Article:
Entrepreneurs are driven into the informal sector as a result of such constraints. Informal employment is a serious issue, accounting for 88.2% of the working population, according to the International Labour Organisation.

According to National Statistics Bureau, that figure in Kazakhstan is 13%.

Egypt (4,100 USD)

Following the Arab Spring, there was a considerable surge in the need for government budget monitoring. One think tank collaborated with the government on three fronts: online publication of the budget, budget detailing, and publication of the civil budget.

Kazakhstan already has Open Government portals, and civil budgets are published on government agency websites.

Indonesia (4,580 USD)

Food security policies are being implemented by the government: high tariffs, import bans, and price controls. As a result, 68 million persons are subject to rising food inflation, and 26 million are unable to purchase adequate nutrition. Analysts believe that the recent easing in import restrictions on a number of commodities saved families 1.9 billion USD over three years.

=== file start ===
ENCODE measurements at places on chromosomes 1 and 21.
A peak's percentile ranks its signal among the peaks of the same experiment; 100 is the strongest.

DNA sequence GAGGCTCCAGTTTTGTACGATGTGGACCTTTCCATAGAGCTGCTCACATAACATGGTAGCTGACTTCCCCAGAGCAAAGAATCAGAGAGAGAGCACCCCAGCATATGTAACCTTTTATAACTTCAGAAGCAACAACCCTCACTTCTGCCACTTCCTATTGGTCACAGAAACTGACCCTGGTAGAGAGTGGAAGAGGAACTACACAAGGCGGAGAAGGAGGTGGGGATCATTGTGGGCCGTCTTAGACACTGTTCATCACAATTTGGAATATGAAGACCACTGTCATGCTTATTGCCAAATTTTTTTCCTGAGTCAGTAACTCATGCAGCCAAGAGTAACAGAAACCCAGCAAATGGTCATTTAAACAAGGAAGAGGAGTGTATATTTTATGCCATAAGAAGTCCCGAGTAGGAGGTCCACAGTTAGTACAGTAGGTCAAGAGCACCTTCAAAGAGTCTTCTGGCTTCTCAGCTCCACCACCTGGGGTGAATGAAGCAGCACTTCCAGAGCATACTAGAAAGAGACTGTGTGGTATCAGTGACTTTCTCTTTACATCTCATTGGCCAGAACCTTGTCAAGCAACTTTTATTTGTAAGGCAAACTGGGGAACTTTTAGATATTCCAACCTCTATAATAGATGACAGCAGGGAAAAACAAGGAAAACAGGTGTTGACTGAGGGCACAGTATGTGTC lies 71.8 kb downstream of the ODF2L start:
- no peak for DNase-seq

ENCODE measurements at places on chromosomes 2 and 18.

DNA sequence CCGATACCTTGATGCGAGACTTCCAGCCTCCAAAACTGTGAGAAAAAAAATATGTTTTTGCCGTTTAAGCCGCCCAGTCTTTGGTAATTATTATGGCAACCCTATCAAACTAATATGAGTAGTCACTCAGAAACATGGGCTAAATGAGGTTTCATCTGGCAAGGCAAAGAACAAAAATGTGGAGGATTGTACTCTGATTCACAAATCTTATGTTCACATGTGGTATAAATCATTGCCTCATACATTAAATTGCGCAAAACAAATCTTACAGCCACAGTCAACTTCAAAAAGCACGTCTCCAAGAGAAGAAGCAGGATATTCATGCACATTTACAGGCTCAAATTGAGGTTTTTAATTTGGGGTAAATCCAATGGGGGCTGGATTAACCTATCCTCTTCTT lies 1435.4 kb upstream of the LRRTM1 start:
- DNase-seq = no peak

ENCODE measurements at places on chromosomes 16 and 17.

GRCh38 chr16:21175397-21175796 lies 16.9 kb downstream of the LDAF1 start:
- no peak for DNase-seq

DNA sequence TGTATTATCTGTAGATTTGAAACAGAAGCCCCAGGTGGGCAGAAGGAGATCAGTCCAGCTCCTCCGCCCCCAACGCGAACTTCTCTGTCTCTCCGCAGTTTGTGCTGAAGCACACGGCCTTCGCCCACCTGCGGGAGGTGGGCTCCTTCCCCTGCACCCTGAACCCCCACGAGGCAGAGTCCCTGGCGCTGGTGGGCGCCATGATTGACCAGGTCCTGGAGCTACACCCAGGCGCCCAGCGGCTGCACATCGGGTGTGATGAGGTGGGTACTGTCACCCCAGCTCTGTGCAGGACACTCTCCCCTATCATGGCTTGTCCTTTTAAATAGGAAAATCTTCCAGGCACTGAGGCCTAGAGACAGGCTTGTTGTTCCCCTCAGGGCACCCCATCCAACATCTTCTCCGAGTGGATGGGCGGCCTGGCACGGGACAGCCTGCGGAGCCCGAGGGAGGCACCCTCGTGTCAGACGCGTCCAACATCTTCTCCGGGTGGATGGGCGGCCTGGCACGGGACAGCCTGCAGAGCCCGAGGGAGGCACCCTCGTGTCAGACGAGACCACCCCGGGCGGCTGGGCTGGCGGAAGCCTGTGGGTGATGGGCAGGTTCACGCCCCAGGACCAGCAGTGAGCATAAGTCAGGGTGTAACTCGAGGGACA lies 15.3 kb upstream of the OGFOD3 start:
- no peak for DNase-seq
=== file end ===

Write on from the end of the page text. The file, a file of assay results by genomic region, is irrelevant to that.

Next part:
Kazakhstan has lower indicators of price discretion and foreign trade than Indonesia (Heritage Foundation Index). Furthermore, their dynamics were negative until 2022 (statistics are delayed).

Brazil (8,140 USD)

Entrepreneurs were hampered by the cumbersome licencing system. The Economic Freedom Act was passed to alter this system. The list of low-risk occupations has grown, allowing more people to work for themselves. The average number of firms surged by 88.9% in municipalities with loosened regulations.

Kazakhstan was far ahead of Brazil in terms of commercial freedom until 2020, when the disparities became small (Heritage Foundation Index).

In this section, we have emphasised the goals of countries with lower GDP than Kazakhstan. Now we shall examine cases with higher income levels.

Mexico (10,410 USD)